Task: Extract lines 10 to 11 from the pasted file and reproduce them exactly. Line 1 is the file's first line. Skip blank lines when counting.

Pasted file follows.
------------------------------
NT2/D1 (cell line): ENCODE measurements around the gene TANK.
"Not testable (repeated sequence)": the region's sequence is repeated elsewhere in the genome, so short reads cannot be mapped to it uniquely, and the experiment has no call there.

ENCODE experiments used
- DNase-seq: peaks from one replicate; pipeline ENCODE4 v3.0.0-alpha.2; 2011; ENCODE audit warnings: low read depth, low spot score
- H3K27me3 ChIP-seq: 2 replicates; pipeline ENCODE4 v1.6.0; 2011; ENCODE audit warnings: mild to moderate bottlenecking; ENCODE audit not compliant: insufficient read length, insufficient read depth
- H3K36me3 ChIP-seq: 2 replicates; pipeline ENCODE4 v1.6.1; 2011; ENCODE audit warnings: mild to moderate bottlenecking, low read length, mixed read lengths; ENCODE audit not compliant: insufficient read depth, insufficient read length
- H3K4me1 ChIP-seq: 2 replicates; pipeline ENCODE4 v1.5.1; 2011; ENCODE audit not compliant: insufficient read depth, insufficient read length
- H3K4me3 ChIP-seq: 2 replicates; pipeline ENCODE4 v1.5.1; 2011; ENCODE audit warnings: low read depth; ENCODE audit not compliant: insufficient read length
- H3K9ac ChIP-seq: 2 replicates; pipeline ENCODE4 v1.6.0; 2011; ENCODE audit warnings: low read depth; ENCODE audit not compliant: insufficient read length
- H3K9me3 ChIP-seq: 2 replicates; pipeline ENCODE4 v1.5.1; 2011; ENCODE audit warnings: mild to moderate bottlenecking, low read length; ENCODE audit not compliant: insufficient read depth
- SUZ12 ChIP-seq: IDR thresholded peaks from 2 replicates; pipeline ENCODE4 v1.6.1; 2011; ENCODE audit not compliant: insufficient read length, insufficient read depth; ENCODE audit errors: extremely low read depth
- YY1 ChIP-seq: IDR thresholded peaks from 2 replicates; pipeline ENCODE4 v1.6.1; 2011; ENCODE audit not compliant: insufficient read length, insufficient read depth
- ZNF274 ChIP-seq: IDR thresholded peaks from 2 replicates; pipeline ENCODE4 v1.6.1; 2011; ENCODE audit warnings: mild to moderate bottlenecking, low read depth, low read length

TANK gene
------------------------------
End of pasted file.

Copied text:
- H3K9me3 ChIP-seq: 2 replicates; pipeline ENCODE4 v1.5.1; 2011; ENCODE audit warnings: mild to moderate bottlenecking, low read length; ENCODE audit not compliant: insufficient read depth
- SUZ12 ChIP-seq: IDR thresholded peaks from 2 replicates; pipeline ENCODE4 v1.6.1; 2011; ENCODE audit not compliant: insufficient read length, insufficient read depth; ENCODE audit errors: extremely low read depth